By Scott Hamilton
In a maneuver reminiscent of Sen. John Kerry’s infamous “I was for it before I voted against it” declaration in the 2004 presidential election, Sammamish Council Member Pam Stuart declared she would support taking the 1% property tax increase allowed by law.
Then she voted against it when the vote was called.
She was the deciding vote in causing the motion to fail.
The vote came after the council on Nov. 19 added $270,000 to the city’s expenditures for the next year that hadn’t been budgeted.
This included $120,100 for the Technology Fund and $150,000 for a grant in the Health and Human Services Commission dedicated for youth mental health.
Election year issues
These were two election year issues used against Mayor Christie Malchow in her campaign for reelection. Stuart opposed Malchow’s reelection. She supported the additional funding.
In speaking to the motion to take the 1% levy—which would raise property taxes from $1.50 to $1.51 per $1,000 assessed valuation, Stuart said the increase is necessary.
“This would be the 11th year in a row we would not take the 1%,” Stuart said. “We have been effectively lowering the tax rate for residents, which is fine, except for the fact we are running operationally in a deficit situation at this point. I would be supportive of taking the 1% if for no other reason than we have an extra $270,000 of expenses we just passed which will further erode our operational budget.”
Stuart voted for levy last year
Stuart and Malchow were the only council members to support the 1% levy last year.
This year, Council member Tom Hornish—who opposed the increase last year—made the motion to adopt the levy this year, citing the operating fund deficit spending.
Member Jason Ritchie opposed taking a levy increase in between the bi-annual budget process. Member Chris Ross opposed the increase without prioritizing spending before doing so.
Deputy Mayor Karen Moran, historically an opponent of tax increases, said the election made it clear that voters wanted infrastructure, so she supported this levy increase to cover funding for the additional expenditures. General funds, which have been used for roads, would not be reduced accordingly.
Shortly after Moran’s statement, Stuart voted against approving the levy. Because Council Member Ramiro Valderrama, who called into the meeting, dropped off the call, the vote was a 3-3 tie (Malchow, Moran and Hornish were yes; Stuart, Ritchie and Ross were no). Motions fail on a tie vote.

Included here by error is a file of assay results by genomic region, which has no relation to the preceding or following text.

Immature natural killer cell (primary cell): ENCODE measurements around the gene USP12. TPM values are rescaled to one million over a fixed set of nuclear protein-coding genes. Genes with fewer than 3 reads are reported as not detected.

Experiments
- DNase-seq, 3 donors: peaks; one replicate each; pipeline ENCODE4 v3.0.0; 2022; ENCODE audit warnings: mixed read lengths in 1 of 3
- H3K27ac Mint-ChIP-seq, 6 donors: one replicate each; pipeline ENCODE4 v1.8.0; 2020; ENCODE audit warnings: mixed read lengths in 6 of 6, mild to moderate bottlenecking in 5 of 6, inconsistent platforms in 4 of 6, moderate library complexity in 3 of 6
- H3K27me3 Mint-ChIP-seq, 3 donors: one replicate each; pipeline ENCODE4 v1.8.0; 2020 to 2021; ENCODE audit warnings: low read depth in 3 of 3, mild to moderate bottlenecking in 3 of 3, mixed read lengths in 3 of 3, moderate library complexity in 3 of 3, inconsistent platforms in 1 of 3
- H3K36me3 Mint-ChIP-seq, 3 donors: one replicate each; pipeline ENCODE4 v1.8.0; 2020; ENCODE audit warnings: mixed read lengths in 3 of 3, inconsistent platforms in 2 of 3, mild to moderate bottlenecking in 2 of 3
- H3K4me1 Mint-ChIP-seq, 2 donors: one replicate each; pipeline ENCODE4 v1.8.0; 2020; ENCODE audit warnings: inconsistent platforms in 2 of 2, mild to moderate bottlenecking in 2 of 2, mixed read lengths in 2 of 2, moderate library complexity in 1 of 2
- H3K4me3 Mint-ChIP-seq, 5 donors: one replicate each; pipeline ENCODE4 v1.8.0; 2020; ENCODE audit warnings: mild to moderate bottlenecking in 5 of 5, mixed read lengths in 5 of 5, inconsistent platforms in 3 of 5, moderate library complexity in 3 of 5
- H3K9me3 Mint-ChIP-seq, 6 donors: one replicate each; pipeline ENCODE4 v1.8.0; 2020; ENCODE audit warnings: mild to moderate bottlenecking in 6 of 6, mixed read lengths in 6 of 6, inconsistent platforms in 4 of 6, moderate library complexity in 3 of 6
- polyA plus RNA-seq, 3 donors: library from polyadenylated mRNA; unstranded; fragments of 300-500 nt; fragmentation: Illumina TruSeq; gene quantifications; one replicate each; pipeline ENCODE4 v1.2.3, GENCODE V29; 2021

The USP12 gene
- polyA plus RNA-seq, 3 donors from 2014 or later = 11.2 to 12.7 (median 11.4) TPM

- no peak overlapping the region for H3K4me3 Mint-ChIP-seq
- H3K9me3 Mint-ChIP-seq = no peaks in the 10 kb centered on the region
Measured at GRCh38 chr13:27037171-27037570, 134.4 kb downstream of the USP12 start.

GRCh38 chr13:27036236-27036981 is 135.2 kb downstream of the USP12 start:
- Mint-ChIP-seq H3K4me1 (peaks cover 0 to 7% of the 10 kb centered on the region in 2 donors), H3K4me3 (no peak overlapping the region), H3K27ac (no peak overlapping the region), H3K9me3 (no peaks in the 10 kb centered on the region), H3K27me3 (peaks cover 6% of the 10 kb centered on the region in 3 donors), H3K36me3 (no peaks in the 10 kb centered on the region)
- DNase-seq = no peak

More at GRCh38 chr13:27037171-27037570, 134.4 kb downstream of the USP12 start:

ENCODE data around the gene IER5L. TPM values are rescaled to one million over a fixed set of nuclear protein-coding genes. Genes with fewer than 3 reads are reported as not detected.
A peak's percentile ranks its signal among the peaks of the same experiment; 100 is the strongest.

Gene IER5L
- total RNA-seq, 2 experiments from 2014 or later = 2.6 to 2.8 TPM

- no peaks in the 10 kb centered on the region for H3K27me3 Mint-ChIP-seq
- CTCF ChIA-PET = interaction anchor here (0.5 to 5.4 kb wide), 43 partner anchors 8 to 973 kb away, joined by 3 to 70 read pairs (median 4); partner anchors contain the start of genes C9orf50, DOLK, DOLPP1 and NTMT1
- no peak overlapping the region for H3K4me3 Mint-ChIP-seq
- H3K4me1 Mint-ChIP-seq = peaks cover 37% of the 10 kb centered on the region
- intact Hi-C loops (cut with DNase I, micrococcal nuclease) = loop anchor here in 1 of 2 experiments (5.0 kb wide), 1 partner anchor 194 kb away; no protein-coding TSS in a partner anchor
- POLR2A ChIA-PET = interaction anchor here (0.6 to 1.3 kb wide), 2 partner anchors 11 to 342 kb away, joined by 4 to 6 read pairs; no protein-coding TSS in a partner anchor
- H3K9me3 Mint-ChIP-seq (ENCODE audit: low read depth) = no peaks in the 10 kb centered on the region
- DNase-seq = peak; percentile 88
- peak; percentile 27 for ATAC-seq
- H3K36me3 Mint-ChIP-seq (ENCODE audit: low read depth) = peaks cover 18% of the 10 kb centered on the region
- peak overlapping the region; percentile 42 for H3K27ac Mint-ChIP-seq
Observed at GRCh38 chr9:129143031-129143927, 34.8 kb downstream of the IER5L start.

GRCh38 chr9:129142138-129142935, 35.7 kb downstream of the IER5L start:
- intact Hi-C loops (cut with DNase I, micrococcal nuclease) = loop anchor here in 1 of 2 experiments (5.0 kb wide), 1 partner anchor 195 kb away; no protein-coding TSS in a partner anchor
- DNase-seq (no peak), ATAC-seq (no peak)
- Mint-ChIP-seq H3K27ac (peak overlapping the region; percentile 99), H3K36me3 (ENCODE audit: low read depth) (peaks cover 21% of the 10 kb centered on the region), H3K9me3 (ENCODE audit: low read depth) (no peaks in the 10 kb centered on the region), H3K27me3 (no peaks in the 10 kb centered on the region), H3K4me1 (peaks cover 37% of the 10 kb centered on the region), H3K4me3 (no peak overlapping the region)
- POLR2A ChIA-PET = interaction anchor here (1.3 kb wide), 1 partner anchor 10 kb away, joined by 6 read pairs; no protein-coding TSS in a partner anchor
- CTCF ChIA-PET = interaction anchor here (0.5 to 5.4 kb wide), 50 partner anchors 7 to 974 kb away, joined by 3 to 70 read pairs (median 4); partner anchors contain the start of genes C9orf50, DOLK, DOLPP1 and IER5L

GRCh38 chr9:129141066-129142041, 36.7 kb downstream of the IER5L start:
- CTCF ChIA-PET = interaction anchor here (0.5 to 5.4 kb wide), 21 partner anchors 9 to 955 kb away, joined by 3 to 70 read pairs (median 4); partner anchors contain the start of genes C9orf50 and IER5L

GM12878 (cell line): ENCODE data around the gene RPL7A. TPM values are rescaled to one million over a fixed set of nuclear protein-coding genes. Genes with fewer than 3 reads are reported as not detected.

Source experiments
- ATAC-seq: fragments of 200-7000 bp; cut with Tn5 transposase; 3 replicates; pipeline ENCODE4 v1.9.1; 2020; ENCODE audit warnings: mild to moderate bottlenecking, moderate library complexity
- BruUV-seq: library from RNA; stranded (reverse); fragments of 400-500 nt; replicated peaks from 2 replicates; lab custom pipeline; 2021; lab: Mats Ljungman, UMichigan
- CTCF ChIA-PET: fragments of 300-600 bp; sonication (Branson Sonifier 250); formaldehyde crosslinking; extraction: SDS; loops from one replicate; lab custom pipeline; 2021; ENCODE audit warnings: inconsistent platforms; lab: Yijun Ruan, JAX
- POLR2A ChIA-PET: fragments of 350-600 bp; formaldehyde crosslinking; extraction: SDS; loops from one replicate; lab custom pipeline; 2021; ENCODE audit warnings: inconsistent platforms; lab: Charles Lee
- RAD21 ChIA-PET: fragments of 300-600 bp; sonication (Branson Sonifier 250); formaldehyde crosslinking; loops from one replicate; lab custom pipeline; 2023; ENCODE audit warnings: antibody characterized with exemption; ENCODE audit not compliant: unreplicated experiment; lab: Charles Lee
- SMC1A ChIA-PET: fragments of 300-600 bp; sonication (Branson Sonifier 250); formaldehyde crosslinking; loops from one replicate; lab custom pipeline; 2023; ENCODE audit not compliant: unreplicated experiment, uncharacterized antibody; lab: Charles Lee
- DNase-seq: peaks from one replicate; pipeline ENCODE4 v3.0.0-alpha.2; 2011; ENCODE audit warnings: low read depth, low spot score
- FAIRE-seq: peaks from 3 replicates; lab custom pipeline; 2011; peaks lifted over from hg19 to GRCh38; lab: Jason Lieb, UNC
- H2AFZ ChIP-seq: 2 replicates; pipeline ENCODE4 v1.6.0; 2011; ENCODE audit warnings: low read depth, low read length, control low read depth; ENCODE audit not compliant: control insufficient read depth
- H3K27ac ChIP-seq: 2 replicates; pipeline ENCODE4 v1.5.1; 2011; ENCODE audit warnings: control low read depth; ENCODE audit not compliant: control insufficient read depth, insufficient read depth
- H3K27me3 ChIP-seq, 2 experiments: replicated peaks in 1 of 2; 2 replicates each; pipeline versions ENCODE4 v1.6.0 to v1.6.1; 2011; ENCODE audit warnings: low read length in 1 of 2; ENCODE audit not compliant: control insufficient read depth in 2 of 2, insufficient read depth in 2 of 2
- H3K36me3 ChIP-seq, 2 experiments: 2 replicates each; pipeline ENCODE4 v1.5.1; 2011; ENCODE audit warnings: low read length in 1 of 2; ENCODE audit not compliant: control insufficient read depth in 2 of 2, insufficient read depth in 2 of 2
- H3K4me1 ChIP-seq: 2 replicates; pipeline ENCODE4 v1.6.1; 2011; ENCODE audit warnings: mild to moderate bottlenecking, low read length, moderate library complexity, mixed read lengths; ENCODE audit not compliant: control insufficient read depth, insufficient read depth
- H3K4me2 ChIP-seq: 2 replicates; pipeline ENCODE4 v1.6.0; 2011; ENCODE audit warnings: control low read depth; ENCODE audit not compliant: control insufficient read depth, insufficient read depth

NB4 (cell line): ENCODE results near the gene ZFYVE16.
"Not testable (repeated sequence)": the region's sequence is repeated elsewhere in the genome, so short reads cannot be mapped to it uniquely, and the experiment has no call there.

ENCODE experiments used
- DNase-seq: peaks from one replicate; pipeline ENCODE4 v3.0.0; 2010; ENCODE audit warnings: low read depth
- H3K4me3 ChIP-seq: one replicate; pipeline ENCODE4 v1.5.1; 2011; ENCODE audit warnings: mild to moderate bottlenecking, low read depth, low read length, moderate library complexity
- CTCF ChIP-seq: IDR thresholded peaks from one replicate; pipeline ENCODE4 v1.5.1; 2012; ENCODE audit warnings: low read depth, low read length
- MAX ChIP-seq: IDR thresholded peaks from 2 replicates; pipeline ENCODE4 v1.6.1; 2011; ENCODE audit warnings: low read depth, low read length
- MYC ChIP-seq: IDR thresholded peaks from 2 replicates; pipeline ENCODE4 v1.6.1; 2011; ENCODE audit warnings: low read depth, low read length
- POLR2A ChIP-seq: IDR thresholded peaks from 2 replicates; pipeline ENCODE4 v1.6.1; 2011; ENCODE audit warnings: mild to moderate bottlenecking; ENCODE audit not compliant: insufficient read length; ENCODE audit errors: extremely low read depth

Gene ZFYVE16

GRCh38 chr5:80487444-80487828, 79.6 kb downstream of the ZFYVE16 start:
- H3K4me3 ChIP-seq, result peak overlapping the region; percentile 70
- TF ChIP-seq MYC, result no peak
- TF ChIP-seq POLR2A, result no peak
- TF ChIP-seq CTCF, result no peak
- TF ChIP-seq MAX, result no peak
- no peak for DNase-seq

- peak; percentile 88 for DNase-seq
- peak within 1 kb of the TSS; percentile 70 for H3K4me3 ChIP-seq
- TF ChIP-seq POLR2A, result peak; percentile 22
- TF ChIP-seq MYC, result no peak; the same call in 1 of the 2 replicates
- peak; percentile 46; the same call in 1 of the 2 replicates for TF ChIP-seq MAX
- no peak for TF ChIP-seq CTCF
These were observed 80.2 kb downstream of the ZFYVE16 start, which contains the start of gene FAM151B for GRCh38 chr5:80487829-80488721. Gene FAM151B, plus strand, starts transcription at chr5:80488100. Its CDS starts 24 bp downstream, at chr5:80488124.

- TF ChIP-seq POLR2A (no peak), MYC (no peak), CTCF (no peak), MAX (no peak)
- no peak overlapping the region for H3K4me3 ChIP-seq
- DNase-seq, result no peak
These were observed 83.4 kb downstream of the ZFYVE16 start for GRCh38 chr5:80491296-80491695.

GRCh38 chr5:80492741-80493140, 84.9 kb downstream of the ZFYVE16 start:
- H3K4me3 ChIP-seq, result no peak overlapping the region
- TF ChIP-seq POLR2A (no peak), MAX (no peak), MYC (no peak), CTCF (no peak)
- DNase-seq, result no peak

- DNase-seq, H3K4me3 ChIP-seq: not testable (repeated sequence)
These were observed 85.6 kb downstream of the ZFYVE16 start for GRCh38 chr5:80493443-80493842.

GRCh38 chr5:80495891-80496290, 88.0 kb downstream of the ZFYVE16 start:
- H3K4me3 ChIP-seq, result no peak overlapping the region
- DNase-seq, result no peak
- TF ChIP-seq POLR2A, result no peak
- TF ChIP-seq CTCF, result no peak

Stuart did not explain her flip-flop into a live microphone.
But Moran said Stuart looked at her after the vote and said, “There.” Moran said she asked Stuart why she voted no, to which Stuart replied she didn’t get everything she wanted.
Thanks for this information as it helps us keep our elected officials accountable.
The answer seems so obvious. The city has several monetizable assets which by all rights SHOULD be monetized, so let’s start by selling the pool. That will recapture at least some of the money we taxpayers had to sink into it, and it gets the government out of the business of competing with the private sector–an enterprise it should never have undertaken in the first place.
And no tax increase whatsoever is necessary.
Since the darned thing already sits on public property, the public can lease the land back to the new owners to generate a stream of income–which is a substantially better deal than the city’s “partner” soaking us for money that they promptly send off to Seattle or wherever.
The pool was a mistake, notwithstanding the unsurprising fact that a vocal minority enjoys having their memberships subsidized by everybody else.So if we’re not going to correct this mistake NOW, and convert what value remains in it to a real city-wide benefit, when are we going to correct it?
Positions change, look at Moran’s track record. I likened her ever changing positions to a barn door swinging in the breeze. Fact is, the Malchow voting block hasn’t much cared whether they received input from Valderamma, Stuart or Ritchie. In fact, to prove that point, they’ve cancelled the rest of this year’s meetings. Guess they’re waiting for a larger voting block. This Council knew when they voted the last time that they were operating with a revenue deficit, so to imply that all of a sudden they realized that the voters wanted infrastructure and needed higher taxes to pay for it, is a silly position. Sammamish doesn’t have enough revenue coming in to meet its spending needs even without funding infrastructure. But true to form, some on council are now going to blame the voters for causing tax increases.
Positions change—within 5 minutes?
Don’t suppose you thought to ask her? What about Ross; why did he vote no?
“Member Chris Ross opposed the increase without prioritizing spending before doing so.” This is in the story.
Of course I thought to ask her.
If the council had approved the recommendation by the Health and Human Services Commission the way it had been proposed going into the meeting, our town could have had additional services for our youth within 4-5 weeks, but instead our council decided to create a new grant proposal that will take at minimum 4-5 months to add services that we know our youth already need.
More dire, is that our Police have been asking for additional funding and a study recommended 2 levels of funding proposals that would meet some of the needs and those were completely taken off the table until February (maybe).
So, we don’t have the time to discuss funding our police department for 3 more months, and we are ok with saying the kids can wait another 4-5 months for mental health services. But we can pay additional severance as yet another City Manager bites the dust.
One can never fully trust a politician – they are never stable.
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So another words, The city was counting the chickens again before the eggs were hatched.
Luke Shaff, resident of Sammamish.